It was the first time I had seen the duo without a band, and I can definitely say that I far prefer their music with just Jordan and Ben playing. This is obviously nothing against the band they have assembled for other shows- they’ve done a fantastic job whenever I’ve seen them- but I just feel that Georgia Fair’s music translates better to a more intimate show with just two people on stage. This is after all intensely personal music, and The Empress was the perfect setting for it.

Given that they are yet to release a full length album, Georgia Fair have a remarkable number of great songs under their collective belt, and they filled their hour set time with ease. Times Fly provided the first of their more well-known tracks, and it was of course all kinds of wonderful. I actually prefer its placement earlier in their setlist as opposed to as the closer (which it has been every other time I’ve seen the band live), and it provided the perfect opportunity for the crowd to get warmed up a bit, sitting down though we all were.

Little While was another highlight of the set, and Jordan and Ben were once again very charming performers, in their own laid back and reserved way. My mate and I were both waiting on one song in particular- Something Easy. Neither of us had ever heard it played live, and we were both desperate to hear it at this show. It was at this point in the band’s performance that my mate took things into his own hands, making a request for the track. He was backed up by a few voices in the crowd, including mine. Although Jordan said that it was a bit early for request, the duo promised to play it later.

In the meantime December kept the tracks from their EPs coming, and was simply enchanting. Marianne saw one Lisa Mitchell emerge from the crowd to join Jordan and Ben on stage, just as she had last time I saw the band live. Predictably, it was a supremely beautiful song. The harmonising between Jordan and Lisa was truly something to behold, and it had the entire crowd captivated. Plus of course any chance to see Lisa Mitchell on stage can only be a good thing.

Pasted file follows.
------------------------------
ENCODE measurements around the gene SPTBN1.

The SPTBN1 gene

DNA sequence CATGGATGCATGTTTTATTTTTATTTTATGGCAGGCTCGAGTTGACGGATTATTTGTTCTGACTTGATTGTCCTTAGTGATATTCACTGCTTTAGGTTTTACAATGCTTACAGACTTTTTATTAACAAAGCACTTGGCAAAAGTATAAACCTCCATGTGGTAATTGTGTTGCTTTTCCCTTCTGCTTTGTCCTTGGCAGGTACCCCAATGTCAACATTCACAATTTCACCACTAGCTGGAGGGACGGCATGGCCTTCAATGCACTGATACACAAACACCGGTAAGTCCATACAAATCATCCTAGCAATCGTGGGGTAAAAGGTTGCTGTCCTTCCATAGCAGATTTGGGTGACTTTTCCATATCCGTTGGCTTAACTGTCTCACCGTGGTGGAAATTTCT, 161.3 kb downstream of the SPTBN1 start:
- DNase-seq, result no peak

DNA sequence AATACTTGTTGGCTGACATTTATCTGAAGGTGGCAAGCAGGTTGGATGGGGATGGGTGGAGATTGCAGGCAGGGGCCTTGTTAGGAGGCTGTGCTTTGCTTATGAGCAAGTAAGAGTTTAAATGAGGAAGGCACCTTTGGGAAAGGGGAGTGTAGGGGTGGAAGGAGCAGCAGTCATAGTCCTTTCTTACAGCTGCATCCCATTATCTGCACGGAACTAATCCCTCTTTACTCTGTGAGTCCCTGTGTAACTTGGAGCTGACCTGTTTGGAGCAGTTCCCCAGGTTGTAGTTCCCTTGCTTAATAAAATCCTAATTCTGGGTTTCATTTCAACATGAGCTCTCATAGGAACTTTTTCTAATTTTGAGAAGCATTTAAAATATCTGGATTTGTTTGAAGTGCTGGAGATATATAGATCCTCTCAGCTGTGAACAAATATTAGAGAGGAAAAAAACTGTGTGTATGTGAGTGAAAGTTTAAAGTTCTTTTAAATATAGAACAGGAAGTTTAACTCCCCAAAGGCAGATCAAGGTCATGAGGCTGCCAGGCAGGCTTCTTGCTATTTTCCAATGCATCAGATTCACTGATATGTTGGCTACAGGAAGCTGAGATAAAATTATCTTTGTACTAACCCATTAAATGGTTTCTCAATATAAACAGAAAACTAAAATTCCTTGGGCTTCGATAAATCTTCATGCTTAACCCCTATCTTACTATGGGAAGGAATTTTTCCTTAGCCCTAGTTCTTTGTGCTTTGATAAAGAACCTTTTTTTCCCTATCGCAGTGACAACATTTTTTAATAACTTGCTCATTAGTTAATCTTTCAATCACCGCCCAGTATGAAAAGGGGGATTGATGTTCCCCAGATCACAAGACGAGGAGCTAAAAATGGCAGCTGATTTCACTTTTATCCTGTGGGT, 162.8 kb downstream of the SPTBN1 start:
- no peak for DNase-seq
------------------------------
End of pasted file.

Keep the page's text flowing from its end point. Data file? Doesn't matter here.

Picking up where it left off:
Picture Frames, probably the band’s most well-known song, was also wonderful live, as the whole crowd got involved in singing along. It is such a carefree and fun song, and it was impossible not to enjoy it with the surrounds of the Empress Hotel on a cold Melbourne Thursday night. I’ll say it again: the atmosphere was just wonderful for this show.

But then it was time for the moment I had been waiting for, Something Easy. It is my favourite Georgia Fair song, and it was exhilarating to finally hear it live. The duo did a fantastic job of translating it to a live setting, and I thoroughly enjoyed our little corner of the room where we had four or five people singing along to every single word. It was a joyous moment.

Simple Man was flawless, but there’s not really much else I can say about the music that I haven’t already. The whole set was just a constant stream of awesome.

For their last song the duo were joined on stage by Daniel Lee Kendell for a rendition of America’s Horse With  No Name. I definitely hadn’t seen it coming, but it was yet another fantastic cover, and the dynamics between DLK and Georgia Fair were perfect, especially for the harmonising chorus.

And that was it. There had been a remarkable amount of music on display throughout the night, both in terms of quantity and quality. Value for money doesn’t come much better than this.

It was a testament to how chilled the gig was that it finished with pretty much all of the performers just hanging around the venue afterwards chatting to fans. I got my setlist signed by both Jordan and Ben which was great, and also got a chance to chat with them briefly about our impromptu request for Something Easy (which sure enough wasn’t on the setlist). Jordan said he was actually glad we requested it, saying that they need to play it more often. The fact that it wasn’t originally planned for this show only made it more special however.

It’s hard to imagine a more charming night of music than this. It was my favourite live set so far from Georgia Fair, but the show also gave me the opportunity to discover two other great performers who I perhaps would not have heard of for a while otherwise. And the Empress Hotel was the perfect backdrop. This really was a flawless gig.